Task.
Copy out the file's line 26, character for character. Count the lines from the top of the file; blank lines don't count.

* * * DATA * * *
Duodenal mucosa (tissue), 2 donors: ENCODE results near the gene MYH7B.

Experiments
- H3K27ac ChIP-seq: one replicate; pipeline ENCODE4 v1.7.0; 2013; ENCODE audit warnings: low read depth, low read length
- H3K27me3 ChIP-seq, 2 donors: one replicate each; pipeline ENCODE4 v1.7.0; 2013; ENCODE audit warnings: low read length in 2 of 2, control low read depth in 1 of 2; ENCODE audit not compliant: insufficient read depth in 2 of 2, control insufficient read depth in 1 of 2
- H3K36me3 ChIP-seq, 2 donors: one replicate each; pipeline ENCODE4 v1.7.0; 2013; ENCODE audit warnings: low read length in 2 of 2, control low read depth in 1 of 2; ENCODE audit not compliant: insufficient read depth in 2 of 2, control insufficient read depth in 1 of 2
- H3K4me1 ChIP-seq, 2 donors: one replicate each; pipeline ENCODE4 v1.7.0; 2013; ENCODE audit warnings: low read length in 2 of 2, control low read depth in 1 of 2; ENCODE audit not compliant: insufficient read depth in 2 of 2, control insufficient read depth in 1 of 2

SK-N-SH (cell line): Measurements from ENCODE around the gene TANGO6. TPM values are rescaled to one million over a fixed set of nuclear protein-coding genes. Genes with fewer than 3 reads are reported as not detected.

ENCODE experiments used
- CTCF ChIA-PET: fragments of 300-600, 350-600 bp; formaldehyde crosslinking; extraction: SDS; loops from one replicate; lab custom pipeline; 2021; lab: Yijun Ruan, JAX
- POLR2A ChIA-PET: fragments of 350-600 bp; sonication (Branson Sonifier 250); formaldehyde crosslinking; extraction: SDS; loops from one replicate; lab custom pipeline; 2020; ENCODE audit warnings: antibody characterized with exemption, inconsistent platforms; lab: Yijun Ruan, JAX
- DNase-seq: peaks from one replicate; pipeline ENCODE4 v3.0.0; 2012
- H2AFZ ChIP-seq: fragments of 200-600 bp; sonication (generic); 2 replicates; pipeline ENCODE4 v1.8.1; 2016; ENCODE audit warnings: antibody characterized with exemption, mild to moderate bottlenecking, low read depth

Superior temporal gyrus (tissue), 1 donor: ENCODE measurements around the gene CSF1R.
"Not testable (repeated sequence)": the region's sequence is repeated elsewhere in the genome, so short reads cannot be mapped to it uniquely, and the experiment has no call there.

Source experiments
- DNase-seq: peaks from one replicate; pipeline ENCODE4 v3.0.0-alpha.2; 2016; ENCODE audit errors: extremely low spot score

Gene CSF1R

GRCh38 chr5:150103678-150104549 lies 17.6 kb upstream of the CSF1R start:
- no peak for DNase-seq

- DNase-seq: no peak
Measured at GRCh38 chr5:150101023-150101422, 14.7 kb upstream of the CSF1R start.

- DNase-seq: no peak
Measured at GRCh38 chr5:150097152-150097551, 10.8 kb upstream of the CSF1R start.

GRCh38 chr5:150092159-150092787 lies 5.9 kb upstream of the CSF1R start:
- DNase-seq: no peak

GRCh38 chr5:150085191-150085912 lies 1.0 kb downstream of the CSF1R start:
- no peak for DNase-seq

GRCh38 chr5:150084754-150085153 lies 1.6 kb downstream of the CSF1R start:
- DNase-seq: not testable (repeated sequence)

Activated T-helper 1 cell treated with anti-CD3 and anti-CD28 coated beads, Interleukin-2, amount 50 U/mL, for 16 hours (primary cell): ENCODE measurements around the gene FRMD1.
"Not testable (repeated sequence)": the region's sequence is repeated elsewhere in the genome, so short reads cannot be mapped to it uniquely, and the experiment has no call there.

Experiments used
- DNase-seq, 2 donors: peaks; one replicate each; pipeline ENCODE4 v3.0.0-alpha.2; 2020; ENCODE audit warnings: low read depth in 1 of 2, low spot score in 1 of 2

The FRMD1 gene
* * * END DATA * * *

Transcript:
GRCh38 chr5:150085191-150085912 lies 1.0 kb downstream of the CSF1R start: